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September 25, 2012
Clipper TVMs

Clipper Ticket Vending Machines, Embarcadero Station

The story how Muni’s electronic fare cards can simply be reset using a smartphone with NFC and the “right” app reminded me of the fallacies that happen when technology hits complexity. The case here involves an extra twist to the plastic Clipper cards that everybody else in the Bay Area uses. But this being San Francisco, there seems to be a need for disposable paper cards, sold at the pictured¬† ticket vending machines. These allow for cash-only, no deposit access to Muni. Never mind the trash and extra cost. And complexity. And so it goes that these paper cards aren’t really checked out and ready for prime time. That’s because they can be reset to the state they came out of the machine, up to 90 days until they expire. As often as you please. So in theory, all you need is to pull a two dollar paper ticket from the machine every three months, and ride for free the rest of the way.

Update: Now, there’s an app for that.

All this futzing with other-than-standard-issue-cards of course is on top of all the wrinkles that other participating agencies throw in as well. Golden Gate Transit and Caltrain are tap-in/tap-out, while Muni is not, BART famously allows the Clipper cards to go negative because avoiding that would require BART-only refill machines at all BART stations. If you ride Caltrain on a monthly pass remember to only tap in and out at the first day of the month. And so on. And once that’s all figured out, you’re not done: Inject additional layers of complexity like employer sponsored plans, auto-load, and you end up with a decade plus project and a boneyard of bankrupted contractors.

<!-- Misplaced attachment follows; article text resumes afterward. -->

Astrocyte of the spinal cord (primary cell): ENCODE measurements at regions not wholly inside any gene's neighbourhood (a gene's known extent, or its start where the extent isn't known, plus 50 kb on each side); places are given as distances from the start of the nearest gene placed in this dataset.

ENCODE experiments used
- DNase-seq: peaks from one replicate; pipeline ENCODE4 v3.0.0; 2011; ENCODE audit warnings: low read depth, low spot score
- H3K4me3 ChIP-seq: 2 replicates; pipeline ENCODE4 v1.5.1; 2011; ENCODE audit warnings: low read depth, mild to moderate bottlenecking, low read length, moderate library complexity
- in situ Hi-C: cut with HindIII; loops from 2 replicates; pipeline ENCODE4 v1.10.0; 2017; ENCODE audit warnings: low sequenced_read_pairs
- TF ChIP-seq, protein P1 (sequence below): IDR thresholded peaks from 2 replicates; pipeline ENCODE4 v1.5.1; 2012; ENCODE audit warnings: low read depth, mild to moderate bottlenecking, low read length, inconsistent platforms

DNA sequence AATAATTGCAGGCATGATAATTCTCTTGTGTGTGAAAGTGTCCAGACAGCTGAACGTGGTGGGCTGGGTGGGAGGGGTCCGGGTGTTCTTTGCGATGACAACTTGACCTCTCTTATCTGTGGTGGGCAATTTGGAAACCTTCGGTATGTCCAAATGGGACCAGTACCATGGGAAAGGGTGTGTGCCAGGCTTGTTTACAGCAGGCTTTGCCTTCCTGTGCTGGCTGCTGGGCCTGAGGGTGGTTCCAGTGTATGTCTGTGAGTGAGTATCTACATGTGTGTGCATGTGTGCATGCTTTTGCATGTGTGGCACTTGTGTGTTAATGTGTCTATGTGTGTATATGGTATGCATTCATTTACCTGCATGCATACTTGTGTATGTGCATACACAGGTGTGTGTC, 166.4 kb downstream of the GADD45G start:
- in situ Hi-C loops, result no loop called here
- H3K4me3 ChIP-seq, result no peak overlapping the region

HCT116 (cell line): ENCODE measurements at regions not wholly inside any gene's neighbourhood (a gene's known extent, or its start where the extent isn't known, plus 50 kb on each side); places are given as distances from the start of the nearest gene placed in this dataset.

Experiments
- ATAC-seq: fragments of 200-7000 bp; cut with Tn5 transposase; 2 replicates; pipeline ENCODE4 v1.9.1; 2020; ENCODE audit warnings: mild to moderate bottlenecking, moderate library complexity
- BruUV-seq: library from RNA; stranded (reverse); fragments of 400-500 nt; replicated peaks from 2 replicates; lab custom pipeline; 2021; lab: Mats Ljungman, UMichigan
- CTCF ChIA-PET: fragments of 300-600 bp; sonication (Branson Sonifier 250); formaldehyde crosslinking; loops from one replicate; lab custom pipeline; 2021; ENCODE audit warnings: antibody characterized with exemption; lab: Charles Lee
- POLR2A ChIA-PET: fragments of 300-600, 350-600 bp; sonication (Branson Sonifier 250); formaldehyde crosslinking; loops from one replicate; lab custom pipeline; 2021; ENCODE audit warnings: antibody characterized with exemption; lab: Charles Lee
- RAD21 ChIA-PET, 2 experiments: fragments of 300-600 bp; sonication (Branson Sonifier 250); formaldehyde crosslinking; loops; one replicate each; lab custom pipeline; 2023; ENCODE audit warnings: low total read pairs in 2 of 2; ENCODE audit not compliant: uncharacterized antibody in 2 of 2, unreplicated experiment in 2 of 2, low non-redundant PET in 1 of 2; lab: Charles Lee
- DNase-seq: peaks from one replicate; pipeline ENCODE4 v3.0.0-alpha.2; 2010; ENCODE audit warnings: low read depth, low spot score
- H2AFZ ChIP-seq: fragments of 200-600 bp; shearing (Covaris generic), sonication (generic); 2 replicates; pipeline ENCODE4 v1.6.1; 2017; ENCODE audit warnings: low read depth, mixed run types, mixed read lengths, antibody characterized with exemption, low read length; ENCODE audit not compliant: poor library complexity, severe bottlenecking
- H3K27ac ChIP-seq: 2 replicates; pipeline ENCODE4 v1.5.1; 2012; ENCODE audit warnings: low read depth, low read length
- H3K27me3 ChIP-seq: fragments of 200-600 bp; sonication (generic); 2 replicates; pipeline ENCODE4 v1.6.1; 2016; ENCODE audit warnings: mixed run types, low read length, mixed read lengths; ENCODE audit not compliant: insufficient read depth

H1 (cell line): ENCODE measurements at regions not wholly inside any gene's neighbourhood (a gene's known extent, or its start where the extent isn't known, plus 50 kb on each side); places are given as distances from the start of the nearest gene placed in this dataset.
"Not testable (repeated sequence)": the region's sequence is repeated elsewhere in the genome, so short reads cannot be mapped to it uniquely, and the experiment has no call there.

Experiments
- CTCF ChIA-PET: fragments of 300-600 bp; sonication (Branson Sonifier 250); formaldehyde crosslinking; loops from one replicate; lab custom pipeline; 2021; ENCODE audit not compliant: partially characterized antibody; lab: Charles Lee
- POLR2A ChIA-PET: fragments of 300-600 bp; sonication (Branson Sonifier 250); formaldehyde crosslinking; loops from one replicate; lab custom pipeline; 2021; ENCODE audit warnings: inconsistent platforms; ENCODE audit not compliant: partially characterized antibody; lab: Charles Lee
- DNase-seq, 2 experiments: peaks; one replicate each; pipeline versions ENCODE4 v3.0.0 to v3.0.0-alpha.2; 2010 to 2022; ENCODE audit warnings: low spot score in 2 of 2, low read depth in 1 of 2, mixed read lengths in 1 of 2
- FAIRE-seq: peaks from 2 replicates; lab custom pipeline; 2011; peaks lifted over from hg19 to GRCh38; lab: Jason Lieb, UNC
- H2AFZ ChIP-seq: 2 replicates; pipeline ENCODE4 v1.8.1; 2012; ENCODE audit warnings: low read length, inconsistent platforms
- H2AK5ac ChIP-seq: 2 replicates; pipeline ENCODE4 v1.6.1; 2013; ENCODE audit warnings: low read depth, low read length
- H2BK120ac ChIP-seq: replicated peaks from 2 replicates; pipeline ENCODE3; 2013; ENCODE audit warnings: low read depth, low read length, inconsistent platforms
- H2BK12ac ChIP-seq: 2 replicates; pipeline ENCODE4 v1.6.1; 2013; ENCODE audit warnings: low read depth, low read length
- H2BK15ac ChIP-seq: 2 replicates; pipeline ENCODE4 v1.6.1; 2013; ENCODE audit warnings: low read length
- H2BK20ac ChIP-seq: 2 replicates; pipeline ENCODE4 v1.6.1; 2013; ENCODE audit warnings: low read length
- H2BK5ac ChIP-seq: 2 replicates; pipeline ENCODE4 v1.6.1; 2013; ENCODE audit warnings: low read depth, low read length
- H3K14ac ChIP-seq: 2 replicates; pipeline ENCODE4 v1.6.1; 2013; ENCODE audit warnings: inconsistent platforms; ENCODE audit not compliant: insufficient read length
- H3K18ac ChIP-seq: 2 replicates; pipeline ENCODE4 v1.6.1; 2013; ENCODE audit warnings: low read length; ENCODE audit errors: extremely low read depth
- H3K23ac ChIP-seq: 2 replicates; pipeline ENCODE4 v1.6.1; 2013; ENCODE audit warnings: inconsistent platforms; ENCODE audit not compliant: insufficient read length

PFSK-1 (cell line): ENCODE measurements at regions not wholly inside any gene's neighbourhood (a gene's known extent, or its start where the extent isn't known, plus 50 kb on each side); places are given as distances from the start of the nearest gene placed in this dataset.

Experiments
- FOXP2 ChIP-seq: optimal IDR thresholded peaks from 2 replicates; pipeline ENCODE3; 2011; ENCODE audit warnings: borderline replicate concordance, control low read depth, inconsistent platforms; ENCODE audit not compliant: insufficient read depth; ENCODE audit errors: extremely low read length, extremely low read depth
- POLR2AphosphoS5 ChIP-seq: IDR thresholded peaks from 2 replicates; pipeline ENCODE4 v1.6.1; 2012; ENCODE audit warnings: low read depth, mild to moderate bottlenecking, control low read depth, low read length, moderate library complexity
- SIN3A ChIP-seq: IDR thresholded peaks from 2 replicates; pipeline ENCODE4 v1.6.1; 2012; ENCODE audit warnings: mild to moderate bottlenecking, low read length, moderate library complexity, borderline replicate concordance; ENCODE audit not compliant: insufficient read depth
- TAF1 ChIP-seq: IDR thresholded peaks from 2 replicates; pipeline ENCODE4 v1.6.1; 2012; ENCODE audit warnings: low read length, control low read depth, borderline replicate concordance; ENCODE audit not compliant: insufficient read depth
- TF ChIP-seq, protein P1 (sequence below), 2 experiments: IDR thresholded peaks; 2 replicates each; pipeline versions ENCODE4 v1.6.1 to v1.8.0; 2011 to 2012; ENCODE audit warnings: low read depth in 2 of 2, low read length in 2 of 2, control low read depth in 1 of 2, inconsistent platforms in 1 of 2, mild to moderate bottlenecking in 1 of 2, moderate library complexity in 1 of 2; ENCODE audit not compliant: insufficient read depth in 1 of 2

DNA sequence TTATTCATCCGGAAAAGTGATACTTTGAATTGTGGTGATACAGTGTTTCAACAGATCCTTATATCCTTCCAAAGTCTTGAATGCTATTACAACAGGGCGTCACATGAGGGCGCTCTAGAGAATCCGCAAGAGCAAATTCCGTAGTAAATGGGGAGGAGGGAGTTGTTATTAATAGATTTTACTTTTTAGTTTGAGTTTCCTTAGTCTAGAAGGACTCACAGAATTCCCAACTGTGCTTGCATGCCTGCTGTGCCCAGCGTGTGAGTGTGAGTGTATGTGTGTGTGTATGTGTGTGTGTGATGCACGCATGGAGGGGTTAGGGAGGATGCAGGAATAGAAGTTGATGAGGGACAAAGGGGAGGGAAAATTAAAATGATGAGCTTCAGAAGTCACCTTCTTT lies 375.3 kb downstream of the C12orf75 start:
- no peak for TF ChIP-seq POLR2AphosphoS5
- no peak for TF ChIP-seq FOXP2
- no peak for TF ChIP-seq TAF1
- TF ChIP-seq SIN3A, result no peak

So what’s the moral of the story? To me, if you think that technology enables you to harness the complexity of a problem, you will soon find out that it works the other way around. Complexity will sink your technology, because now you’re forced to work out every last detail and edge case that manual systems tend to informally institutionalize over the years. What needs to be done going in is to simplify and unify the system before even the first hour is spent on a technical spec. Easier said than done, because, in the case of a project like Clipper, the political powers-that-be will rip your project to shreds. As for the paper cards – those were introduced to cater to the cash-only crowd in SF and appeace their political standard bearers at the Board of Supervisors and elsewhere. So, good luck with that, as they say.


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